Approximately 250,000 people have joined the organization's existing 4.25 million members, according to NRA spokesman Andrew Arulanandam.
In addition, the NRA is receiving an influx of financial contributions, he said, adding: "This is going to be a very expensive and hard-fought fight."
A CNN/Time Magazine/ORC International poll Wednesday indicated that Americans generally favor stricter gun control, but they don't believe that stricter gun laws alone would reduce gun violence.
According to the survey, 55% of Americans generally favor stricter gun control laws, with 56% saying that it's currently too easy to buy guns in this country. However, only 39% say that stricter gun controls would reduce gun violence all by themselves.
Obama called for citizens to let their elected representatives know what they think, saying: "The only way we can change is if the American people demand it."
He proposed legislative steps he previously has backed, such as reinstating the Clinton-era ban on assault weapons, and also requested that funds be made available to help treat mental illness and provide schools with support to enhance their safety.
His executive actions signed Wednesday called for tougher enforcement of existing laws and required federal agencies to provide data for background checks.
A senior administration official told reporters the price tag for the entire package was $500 million.
Obama also said he would nominate B. Todd Jones, the acting director of the Bureau of Alcohol, Tobacco, Firearms and Explosives, to become its permanent chief. The agency has been without a full-time director for six years.
A main focus of Obama's steps was closing loopholes in background checks. While requiring universal background checks would require congressional approval, some of the executive actions signed by Obama were intended to bolster the existing system.
Across the country, more than a million people failed background checks to buy guns during the past 14 years because of criminal records, drug use or mental health issues, according to FBI figures.
That figure, however, is a small fraction of overall gun sales.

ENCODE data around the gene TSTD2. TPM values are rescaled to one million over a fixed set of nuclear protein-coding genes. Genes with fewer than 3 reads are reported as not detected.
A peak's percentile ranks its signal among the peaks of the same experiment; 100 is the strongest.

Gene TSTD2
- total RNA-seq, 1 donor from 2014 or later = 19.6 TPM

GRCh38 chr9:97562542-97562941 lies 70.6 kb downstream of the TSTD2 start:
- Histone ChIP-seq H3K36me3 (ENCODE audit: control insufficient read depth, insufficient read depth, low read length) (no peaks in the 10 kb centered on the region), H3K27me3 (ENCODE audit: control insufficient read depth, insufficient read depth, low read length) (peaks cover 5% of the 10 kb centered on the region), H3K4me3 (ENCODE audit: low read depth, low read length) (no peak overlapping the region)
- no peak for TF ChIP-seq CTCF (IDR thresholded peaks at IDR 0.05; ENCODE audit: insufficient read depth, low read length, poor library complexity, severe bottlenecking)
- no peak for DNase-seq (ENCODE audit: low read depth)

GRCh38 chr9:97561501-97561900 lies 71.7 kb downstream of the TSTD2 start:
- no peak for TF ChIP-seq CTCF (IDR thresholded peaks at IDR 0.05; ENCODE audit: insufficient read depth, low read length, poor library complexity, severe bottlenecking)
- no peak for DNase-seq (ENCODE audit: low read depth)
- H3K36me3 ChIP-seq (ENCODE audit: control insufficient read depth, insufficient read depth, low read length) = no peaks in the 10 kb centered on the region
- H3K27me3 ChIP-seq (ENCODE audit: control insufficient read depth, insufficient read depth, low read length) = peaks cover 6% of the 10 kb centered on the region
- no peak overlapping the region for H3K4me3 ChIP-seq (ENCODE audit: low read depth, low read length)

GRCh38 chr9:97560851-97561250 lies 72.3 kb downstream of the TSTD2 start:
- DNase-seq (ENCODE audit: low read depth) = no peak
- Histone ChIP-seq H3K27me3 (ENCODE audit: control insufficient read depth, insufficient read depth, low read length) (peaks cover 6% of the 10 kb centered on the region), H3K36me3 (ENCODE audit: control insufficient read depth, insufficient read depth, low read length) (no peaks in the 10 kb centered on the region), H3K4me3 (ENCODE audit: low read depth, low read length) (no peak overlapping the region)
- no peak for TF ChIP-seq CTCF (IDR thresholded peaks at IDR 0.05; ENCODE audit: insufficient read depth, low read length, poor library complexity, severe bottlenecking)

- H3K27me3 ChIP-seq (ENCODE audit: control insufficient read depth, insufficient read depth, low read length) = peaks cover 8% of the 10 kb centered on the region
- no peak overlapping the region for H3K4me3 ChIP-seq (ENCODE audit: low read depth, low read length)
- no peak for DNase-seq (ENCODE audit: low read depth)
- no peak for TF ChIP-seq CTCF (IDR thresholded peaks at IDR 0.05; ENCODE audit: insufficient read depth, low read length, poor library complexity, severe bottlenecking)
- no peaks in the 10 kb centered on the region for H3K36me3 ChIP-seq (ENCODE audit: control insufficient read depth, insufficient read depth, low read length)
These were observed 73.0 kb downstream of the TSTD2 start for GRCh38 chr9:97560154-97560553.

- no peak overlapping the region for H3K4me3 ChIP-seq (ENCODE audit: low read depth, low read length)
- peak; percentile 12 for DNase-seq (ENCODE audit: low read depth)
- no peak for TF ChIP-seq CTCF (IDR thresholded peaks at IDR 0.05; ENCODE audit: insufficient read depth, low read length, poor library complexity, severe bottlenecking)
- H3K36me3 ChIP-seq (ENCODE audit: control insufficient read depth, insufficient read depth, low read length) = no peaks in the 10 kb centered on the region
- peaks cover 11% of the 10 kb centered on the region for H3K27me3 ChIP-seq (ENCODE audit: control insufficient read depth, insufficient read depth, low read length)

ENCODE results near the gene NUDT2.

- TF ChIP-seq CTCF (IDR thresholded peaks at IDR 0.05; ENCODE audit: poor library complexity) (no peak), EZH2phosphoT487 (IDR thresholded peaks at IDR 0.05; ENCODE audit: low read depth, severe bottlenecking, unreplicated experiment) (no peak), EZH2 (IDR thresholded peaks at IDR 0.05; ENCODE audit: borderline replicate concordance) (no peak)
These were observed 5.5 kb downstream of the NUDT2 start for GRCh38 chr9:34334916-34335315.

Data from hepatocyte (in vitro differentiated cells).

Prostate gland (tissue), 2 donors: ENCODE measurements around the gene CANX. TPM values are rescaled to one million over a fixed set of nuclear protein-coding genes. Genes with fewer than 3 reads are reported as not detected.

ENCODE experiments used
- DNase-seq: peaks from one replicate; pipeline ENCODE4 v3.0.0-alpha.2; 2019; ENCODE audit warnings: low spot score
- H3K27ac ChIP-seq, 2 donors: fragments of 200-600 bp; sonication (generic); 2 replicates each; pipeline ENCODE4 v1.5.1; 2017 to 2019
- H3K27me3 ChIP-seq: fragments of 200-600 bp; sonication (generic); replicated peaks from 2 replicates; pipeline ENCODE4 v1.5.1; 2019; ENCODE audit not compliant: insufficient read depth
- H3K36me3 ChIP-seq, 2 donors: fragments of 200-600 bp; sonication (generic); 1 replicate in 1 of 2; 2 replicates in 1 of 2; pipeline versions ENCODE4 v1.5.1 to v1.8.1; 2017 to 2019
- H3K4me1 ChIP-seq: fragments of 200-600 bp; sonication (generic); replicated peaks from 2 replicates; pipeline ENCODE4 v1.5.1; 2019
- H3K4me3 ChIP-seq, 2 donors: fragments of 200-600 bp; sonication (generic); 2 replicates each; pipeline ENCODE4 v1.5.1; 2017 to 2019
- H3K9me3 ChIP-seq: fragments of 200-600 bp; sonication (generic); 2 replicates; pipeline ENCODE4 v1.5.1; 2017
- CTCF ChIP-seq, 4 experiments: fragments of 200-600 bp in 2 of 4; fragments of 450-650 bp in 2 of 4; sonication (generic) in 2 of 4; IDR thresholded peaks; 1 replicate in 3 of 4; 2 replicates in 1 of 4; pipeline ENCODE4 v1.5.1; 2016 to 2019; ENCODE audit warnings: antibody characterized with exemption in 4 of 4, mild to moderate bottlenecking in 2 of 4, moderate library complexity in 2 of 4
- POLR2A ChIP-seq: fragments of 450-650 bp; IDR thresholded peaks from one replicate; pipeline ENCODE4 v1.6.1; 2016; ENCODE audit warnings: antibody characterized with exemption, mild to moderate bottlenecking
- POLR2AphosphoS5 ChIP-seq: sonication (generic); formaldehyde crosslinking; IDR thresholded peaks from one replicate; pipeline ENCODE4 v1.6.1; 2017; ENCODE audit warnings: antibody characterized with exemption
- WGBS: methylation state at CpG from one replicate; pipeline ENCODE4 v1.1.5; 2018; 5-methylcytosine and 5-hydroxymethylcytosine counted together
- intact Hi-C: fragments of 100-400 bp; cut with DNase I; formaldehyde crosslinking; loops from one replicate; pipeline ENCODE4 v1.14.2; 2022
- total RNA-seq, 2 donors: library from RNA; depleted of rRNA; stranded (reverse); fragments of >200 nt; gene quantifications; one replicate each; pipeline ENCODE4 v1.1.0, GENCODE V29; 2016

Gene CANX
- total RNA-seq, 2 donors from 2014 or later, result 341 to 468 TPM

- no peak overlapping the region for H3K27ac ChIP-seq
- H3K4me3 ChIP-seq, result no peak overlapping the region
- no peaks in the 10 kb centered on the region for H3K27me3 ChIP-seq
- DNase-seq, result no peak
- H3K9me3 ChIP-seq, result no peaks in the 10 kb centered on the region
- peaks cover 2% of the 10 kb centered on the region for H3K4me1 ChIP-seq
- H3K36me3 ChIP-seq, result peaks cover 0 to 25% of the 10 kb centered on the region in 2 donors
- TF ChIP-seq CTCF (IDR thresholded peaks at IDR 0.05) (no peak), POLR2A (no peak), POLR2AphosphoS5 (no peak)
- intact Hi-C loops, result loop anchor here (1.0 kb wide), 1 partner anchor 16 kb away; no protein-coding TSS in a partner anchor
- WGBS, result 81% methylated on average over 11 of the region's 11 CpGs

"If you look at the combination of likelihood of passage and effectiveness of curbing gun crime, universal background checks is at the sweet spot," said Sen. Chuck Schumer, D-New York, a leading backer of such screening.
Obama also called for more money to strengthen gun safety at schools, including hiring more counselors such as retired law enforcement officers to help educate students on gun issues. He also called for more funding for communities to hire more police officers, but stopped short of seeking the NRA's proposal for armed guards at every school.
The CNN/Time/ORC poll Wednesday showed that respondents favored armed guards in schools by 54%-45%.
Congressional hearings planned
Legislators said working with Congress will be paramount in curbing gun violence. California Rep. Mike Thompson told CNN on Tuesday that a ban on high-capacity magazines could garner Republican support, but a full-scale assault weapon ban would be hard to get passed in the GOP-controlled House.
House and Senate committees said they would start holding hearings on gun control measures in coming weeks.
In New York, Democratic Gov. Andrew Cuomo on Tuesday signed into law a series of new gun regulations -- the nation's first since the Newtown shootings.
Both New York's GOP-controlled Senate and Democrat-controlled Assembly approved the measure by overwhelming margins.
It includes a statewide gun registry and adds a uniform licensing standard across the state, altering the current system, in which each county or municipality sets a standard.
Residents are also restricted to purchasing ammunition magazines that carry seven bullets, rather than 10.
Keene derided outlawing high-capacity magazines as "a bidding match" that focuses on the wrong issue.
"So the president says you don't need 30-round magazines. How about a 10-round magazine? Andrew Cuomo says, 'Well, I can do better than that. I'll make it a seven-round magazine,'" Keene said.
"The fact of the matter is the kinds of people who do this, particularly the mentally unbalanced -- who are the most likely people to do it -- shouldn't have any magazines," he said.